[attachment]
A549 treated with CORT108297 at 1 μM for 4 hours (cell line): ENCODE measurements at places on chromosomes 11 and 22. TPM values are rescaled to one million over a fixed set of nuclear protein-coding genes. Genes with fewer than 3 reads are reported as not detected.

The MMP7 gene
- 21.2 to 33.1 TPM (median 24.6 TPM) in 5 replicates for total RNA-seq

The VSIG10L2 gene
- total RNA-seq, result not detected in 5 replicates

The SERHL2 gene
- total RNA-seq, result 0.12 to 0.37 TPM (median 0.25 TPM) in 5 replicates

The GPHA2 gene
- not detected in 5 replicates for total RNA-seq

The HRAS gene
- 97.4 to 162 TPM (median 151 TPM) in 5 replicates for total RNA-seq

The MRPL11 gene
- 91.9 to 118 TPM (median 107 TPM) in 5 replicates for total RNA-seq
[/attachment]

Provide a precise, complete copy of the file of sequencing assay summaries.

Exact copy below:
A549 treated with CORT108297 at 1 μM for 4 hours (cell line): ENCODE measurements at places on chromosomes 11 and 22. TPM values are rescaled to one million over a fixed set of nuclear protein-coding genes. Genes with fewer than 3 reads are reported as not detected.

The MMP7 gene
- 21.2 to 33.1 TPM (median 24.6 TPM) in 5 replicates for total RNA-seq

The VSIG10L2 gene
- total RNA-seq, result not detected in 5 replicates

The SERHL2 gene
- total RNA-seq, result 0.12 to 0.37 TPM (median 0.25 TPM) in 5 replicates

The GPHA2 gene
- not detected in 5 replicates for total RNA-seq

The HRAS gene
- 97.4 to 162 TPM (median 151 TPM) in 5 replicates for total RNA-seq

The MRPL11 gene
- 91.9 to 118 TPM (median 107 TPM) in 5 replicates for total RNA-seq